||Substantial growth of new office construction beyond the Moscow Ring Road, according to a study by CBRE.
Russian companies made up the majority of the demand, with takeup from foreign companies declining, partially due to the uncertain economic situation in Europe.
Overall, 600,000 square meters of new office space was added, with a growing share of Class A offices.
|Supply and demand for properties outside the MKAD are expected to grow. Experts at CBRE are predicting that 972,000 square meters of new office space will come on line, which would bump Moscow's total office offer to 14.3 million square meters. Rental prices are expected to stay stable, with Class A offices ranging from $650 to $750 per square meter annually and Class B offices valued at $400 to $450 per square meter.
Demand is expected to be driven by Russian companies seeking Class B space. Multinational companies, which are more interested in Class A space, will be cautious at least until the second half of 2013, according to CBRE. As a result, vacancies in this category are expected to increase, while vacancies in Class B spaces will stay at 2012 levels.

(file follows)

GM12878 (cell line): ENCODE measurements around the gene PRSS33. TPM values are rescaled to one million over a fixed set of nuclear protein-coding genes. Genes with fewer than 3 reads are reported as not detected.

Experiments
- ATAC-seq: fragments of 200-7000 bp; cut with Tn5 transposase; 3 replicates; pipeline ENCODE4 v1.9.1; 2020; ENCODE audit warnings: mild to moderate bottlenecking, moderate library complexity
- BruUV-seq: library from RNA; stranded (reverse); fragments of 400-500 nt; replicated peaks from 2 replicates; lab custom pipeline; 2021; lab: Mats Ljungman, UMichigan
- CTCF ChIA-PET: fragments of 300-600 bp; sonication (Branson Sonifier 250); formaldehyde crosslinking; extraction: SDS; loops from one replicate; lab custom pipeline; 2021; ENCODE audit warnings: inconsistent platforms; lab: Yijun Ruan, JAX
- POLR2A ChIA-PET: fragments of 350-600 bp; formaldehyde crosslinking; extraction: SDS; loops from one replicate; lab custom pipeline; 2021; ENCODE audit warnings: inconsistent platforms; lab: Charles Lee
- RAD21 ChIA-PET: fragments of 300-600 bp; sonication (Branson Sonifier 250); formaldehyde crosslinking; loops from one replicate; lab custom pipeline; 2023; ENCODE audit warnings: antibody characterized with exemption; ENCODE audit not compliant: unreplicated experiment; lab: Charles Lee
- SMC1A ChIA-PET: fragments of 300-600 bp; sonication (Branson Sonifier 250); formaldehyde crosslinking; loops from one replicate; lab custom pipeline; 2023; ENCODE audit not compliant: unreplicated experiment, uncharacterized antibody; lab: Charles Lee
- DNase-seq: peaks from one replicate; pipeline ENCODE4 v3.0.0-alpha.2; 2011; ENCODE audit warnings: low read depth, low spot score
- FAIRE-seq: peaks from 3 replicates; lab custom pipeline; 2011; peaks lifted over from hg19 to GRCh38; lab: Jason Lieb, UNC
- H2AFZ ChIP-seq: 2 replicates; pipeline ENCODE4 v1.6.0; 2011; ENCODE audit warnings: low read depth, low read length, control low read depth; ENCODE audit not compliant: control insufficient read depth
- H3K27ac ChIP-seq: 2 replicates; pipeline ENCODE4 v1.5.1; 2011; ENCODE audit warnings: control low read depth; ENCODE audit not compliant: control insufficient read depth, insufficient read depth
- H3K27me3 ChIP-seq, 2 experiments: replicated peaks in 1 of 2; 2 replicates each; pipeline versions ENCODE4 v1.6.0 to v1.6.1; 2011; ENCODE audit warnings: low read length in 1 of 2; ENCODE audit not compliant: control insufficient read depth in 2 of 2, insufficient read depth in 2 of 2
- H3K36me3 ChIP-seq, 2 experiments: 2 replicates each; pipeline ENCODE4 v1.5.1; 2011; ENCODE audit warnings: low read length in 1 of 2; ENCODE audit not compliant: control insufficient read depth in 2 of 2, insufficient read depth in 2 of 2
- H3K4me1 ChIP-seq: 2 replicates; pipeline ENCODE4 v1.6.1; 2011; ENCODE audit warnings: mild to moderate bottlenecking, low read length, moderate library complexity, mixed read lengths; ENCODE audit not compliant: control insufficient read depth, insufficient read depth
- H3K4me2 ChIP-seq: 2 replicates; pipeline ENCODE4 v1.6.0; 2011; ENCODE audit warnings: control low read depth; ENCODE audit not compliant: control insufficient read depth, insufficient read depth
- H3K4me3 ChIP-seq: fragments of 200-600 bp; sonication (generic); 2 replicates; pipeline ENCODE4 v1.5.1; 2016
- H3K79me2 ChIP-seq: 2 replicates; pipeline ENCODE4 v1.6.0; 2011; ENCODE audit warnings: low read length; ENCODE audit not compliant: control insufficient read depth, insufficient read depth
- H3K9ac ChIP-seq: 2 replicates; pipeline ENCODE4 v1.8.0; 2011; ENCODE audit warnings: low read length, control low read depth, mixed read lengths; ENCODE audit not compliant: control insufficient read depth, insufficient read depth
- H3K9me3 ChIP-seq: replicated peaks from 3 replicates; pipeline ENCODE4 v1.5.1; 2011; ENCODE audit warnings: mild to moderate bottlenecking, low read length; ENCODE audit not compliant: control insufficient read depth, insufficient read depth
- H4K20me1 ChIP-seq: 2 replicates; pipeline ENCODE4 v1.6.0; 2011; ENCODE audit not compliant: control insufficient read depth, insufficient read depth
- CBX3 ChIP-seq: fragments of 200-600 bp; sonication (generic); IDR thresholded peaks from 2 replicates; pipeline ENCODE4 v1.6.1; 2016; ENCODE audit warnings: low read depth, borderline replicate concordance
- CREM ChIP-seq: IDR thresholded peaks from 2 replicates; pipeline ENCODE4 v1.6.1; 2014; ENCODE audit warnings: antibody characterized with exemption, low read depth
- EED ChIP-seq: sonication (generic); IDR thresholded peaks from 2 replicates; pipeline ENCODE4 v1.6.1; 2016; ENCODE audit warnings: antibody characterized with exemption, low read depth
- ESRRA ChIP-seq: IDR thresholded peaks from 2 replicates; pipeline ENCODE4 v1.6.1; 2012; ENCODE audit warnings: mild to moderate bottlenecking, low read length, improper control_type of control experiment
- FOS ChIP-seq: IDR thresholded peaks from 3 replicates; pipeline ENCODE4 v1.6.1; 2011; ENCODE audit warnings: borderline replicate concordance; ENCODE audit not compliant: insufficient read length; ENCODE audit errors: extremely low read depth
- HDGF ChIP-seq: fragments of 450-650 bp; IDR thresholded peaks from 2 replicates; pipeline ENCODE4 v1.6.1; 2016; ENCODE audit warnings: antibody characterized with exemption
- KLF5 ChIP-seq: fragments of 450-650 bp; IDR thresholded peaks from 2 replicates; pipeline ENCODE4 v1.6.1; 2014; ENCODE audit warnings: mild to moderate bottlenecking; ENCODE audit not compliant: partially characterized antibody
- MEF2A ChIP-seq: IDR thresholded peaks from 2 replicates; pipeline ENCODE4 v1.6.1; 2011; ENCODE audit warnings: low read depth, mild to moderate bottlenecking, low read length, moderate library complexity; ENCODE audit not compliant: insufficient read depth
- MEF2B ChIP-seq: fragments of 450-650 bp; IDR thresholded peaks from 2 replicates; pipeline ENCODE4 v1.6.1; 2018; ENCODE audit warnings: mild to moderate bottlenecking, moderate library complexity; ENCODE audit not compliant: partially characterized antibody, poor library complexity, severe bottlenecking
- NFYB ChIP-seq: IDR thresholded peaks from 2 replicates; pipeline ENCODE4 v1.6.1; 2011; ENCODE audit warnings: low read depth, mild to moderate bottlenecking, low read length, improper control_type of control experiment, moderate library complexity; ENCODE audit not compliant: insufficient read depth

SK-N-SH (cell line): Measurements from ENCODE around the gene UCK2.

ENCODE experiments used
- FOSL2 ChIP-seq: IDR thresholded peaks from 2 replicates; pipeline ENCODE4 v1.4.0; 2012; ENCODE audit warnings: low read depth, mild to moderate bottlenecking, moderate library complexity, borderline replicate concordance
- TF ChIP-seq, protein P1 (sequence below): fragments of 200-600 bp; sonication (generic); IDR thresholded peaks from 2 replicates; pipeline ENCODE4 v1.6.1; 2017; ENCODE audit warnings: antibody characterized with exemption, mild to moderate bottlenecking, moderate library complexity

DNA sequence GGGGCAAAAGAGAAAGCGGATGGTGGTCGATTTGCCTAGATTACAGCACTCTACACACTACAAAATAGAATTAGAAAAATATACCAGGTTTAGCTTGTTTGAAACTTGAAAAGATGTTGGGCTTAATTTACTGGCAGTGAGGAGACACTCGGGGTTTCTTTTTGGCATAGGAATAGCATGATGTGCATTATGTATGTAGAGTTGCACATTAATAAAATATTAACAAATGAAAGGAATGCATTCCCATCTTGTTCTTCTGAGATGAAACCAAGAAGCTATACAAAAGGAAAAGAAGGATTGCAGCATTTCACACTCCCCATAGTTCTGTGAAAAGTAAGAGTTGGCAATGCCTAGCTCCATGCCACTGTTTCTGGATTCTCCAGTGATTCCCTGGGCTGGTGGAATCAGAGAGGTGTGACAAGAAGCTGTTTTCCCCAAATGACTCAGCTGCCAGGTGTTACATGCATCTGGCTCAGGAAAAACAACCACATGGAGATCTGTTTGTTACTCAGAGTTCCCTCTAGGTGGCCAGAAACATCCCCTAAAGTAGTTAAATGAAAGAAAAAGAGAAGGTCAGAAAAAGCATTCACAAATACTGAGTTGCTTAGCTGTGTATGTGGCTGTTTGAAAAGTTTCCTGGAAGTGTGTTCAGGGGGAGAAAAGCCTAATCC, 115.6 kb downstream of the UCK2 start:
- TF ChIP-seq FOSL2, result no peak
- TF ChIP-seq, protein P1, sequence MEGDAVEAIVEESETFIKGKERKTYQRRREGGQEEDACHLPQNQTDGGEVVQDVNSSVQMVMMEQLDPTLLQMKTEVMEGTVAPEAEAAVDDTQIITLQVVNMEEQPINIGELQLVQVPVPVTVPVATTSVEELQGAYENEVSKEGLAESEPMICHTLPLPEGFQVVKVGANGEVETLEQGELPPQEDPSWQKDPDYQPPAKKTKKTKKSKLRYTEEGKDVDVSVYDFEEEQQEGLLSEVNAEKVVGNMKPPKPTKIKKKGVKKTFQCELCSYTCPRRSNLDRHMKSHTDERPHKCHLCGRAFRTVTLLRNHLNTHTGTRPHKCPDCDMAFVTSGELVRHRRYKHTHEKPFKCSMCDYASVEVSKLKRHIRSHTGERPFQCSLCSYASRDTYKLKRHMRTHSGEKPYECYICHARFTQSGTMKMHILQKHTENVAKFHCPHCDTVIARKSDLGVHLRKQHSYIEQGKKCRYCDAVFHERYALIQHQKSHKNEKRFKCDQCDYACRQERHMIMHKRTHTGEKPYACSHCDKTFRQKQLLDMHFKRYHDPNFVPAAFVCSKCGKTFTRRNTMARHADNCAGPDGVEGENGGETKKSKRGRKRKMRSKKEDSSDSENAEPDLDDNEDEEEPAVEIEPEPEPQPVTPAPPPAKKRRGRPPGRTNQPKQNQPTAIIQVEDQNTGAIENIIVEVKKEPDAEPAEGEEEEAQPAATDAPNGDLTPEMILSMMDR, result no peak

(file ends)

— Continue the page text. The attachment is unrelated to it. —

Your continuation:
|Business Park K-2 in the expanded Moscow, Business Center Belye Sady near Belarusskaya metro, Business Center Domino near Paveletskaya metro and several new towers in Moskva-City
|Retail Space||Construction volumes picked up following the dip in new projects in 2011. Six new malls had opened in Moscow by the end of November, and another four centers opened in the suburbs.
More foreign retailers entered the market. New entrants include Hamley's, Mamas & Papas, Michael Kors, Sia Home Fashion, Juicy Couture, Versace Collection and the British department store Debenhams.
|More than 10 retail centers with rental space of over 250,000 square meters are expected to open next year in Moscow and the Moscow region.
The share of vacant space, however, remains stable at 3 percent, and an increase in this number is not likely. Rental prices are also expected to stay stable.
CBRE experts expect to see more international brands arrive and a wider adoption of Western retail formats, including farmers markets, outlet centers and online shopping.